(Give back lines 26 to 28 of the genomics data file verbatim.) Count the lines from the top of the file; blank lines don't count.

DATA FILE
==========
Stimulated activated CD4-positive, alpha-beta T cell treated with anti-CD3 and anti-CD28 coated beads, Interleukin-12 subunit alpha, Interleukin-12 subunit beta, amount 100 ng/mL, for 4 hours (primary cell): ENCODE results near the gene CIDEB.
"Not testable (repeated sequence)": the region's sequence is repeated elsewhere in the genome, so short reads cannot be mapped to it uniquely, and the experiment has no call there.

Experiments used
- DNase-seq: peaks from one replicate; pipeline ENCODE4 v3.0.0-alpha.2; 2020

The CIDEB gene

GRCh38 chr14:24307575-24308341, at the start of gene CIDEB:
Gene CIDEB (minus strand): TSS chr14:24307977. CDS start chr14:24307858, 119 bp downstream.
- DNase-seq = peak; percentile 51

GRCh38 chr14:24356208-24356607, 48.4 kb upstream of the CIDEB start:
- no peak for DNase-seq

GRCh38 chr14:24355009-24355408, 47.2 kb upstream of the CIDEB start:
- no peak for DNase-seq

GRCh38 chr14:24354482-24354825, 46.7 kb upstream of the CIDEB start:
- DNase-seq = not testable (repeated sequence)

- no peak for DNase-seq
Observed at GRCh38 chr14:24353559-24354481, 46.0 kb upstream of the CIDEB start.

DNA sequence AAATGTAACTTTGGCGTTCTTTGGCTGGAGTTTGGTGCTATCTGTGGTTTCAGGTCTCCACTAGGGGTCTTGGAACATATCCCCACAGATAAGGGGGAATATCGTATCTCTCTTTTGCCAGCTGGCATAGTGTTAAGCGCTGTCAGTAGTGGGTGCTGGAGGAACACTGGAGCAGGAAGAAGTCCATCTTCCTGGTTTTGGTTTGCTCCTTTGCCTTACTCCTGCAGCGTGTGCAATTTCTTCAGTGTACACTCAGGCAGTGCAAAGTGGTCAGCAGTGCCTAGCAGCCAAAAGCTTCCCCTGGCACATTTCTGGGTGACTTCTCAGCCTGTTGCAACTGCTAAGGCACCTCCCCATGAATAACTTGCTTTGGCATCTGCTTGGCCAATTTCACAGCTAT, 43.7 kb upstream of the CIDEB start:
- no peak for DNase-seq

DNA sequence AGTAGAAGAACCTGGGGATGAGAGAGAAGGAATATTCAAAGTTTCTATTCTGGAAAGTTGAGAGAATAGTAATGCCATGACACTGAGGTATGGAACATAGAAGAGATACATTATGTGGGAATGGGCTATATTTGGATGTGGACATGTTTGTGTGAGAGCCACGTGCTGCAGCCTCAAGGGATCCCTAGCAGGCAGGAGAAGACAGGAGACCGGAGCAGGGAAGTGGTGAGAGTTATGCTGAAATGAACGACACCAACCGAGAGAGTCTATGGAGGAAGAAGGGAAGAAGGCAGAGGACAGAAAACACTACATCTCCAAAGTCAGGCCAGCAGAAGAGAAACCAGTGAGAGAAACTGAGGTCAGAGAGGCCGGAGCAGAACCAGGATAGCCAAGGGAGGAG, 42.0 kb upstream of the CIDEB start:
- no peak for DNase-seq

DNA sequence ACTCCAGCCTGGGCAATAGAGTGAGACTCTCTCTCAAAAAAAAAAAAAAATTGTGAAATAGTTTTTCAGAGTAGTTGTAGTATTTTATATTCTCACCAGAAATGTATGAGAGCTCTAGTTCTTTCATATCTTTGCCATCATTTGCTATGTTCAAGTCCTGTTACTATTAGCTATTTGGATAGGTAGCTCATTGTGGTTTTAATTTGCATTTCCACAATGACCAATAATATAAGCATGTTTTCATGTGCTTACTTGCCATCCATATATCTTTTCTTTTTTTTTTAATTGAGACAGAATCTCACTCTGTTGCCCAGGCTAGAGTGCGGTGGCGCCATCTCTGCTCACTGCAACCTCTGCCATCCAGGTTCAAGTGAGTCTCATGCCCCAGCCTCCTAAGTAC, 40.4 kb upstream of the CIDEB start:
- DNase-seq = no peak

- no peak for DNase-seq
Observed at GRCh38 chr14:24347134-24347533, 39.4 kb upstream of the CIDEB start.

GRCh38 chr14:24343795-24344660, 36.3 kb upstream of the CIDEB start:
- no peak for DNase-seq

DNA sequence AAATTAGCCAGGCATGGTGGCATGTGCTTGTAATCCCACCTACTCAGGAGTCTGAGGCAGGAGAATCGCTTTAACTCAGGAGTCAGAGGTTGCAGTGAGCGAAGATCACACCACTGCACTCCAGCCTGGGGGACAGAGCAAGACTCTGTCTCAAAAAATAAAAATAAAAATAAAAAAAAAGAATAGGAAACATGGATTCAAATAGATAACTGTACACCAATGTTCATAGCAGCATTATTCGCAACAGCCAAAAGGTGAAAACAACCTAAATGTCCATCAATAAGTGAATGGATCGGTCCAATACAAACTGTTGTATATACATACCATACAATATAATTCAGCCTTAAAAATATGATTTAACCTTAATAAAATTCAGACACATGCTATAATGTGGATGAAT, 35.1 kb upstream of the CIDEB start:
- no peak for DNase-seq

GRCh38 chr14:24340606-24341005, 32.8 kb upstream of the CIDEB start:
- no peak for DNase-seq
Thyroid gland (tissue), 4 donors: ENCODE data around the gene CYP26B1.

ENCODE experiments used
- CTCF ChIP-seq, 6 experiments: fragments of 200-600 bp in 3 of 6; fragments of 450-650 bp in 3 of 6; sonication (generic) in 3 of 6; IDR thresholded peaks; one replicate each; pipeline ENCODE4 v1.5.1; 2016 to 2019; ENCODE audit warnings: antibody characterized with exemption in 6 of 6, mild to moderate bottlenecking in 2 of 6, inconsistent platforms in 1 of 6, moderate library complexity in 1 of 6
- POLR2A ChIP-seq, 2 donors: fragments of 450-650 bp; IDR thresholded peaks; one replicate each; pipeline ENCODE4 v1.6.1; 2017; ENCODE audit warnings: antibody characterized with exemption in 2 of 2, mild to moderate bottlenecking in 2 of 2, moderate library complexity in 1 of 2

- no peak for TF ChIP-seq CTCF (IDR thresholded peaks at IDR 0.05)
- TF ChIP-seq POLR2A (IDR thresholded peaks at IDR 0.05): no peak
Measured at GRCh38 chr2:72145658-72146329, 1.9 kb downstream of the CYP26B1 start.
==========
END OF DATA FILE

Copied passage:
- no peak for DNase-seq

DNA sequence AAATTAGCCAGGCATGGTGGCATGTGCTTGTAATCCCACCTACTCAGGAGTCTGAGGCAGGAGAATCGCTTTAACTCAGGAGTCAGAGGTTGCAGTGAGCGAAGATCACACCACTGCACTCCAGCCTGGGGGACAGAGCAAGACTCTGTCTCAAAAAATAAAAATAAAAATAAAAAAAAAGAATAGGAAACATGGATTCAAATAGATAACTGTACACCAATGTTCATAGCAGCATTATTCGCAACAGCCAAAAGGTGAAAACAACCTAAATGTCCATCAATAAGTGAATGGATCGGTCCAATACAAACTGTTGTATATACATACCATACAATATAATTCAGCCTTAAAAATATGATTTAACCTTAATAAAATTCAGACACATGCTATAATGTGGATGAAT, 35.1 kb upstream of the CIDEB start:
- no peak for DNase-seq